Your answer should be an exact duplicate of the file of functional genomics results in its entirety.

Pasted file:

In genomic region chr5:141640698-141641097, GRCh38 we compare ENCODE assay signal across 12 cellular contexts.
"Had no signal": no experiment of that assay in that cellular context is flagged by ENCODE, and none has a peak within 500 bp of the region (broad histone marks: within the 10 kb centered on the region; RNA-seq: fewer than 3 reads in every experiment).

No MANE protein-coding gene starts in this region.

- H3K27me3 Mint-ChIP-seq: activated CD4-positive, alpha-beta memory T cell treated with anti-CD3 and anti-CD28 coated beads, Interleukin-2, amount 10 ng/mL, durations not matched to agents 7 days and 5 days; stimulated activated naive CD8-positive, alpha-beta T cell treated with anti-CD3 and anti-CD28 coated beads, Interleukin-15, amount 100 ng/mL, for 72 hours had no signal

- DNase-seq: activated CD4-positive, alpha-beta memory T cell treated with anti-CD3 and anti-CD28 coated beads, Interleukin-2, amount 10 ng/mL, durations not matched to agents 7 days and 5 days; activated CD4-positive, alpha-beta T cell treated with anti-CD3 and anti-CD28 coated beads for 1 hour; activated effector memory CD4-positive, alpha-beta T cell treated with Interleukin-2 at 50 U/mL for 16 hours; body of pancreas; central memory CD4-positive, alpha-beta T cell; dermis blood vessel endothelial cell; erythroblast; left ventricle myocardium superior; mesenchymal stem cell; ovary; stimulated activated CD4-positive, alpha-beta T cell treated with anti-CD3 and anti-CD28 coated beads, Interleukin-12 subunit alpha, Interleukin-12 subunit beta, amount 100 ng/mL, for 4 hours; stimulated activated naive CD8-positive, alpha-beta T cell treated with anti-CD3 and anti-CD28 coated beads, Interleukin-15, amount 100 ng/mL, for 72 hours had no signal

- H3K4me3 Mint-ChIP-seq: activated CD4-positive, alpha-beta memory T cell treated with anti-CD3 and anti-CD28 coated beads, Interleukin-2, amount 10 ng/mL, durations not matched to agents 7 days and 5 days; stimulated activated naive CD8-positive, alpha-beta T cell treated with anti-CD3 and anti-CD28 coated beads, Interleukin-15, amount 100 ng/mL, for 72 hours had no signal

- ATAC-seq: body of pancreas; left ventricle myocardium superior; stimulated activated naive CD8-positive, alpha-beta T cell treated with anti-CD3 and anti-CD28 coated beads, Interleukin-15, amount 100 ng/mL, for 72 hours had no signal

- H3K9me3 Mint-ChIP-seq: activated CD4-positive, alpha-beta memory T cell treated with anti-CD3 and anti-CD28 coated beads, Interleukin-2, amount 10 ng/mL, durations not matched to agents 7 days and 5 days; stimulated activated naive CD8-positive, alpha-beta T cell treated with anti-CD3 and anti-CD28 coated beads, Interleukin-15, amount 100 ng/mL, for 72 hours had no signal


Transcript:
In genomic region chr5:141640698-141641097, GRCh38 we compare ENCODE assay signal across 12 cellular contexts.
"Had no signal": no experiment of that assay in that cellular context is flagged by ENCODE, and none has a peak within 500 bp of the region (broad histone marks: within the 10 kb centered on the region; RNA-seq: fewer than 3 reads in every experiment).

No MANE protein-coding gene starts in this region.

- H3K27me3 Mint-ChIP-seq: activated CD4-positive, alpha-beta memory T cell treated with anti-CD3 and anti-CD28 coated beads, Interleukin-2, amount 10 ng/mL, durations not matched to agents 7 days and 5 days; stimulated activated naive CD8-positive, alpha-beta T cell treated with anti-CD3 and anti-CD28 coated beads, Interleukin-15, amount 100 ng/mL, for 72 hours had no signal

- DNase-seq: activated CD4-positive, alpha-beta memory T cell treated with anti-CD3 and anti-CD28 coated beads, Interleukin-2, amount 10 ng/mL, durations not matched to agents 7 days and 5 days; activated CD4-positive, alpha-beta T cell treated with anti-CD3 and anti-CD28 coated beads for 1 hour; activated effector memory CD4-positive, alpha-beta T cell treated with Interleukin-2 at 50 U/mL for 16 hours; body of pancreas; central memory CD4-positive, alpha-beta T cell; dermis blood vessel endothelial cell; erythroblast; left ventricle myocardium superior; mesenchymal stem cell; ovary; stimulated activated CD4-positive, alpha-beta T cell treated with anti-CD3 and anti-CD28 coated beads, Interleukin-12 subunit alpha, Interleukin-12 subunit beta, amount 100 ng/mL, for 4 hours; stimulated activated naive CD8-positive, alpha-beta T cell treated with anti-CD3 and anti-CD28 coated beads, Interleukin-15, amount 100 ng/mL, for 72 hours had no signal

- H3K4me3 Mint-ChIP-seq: activated CD4-positive, alpha-beta memory T cell treated with anti-CD3 and anti-CD28 coated beads, Interleukin-2, amount 10 ng/mL, durations not matched to agents 7 days and 5 days; stimulated activated naive CD8-positive, alpha-beta T cell treated with anti-CD3 and anti-CD28 coated beads, Interleukin-15, amount 100 ng/mL, for 72 hours had no signal

- ATAC-seq: body of pancreas; left ventricle myocardium superior; stimulated activated naive CD8-positive, alpha-beta T cell treated with anti-CD3 and anti-CD28 coated beads, Interleukin-15, amount 100 ng/mL, for 72 hours had no signal

- H3K9me3 Mint-ChIP-seq: activated CD4-positive, alpha-beta memory T cell treated with anti-CD3 and anti-CD28 coated beads, Interleukin-2, amount 10 ng/mL, durations not matched to agents 7 days and 5 days; stimulated activated naive CD8-positive, alpha-beta T cell treated with anti-CD3 and anti-CD28 coated beads, Interleukin-15, amount 100 ng/mL, for 72 hours had no signal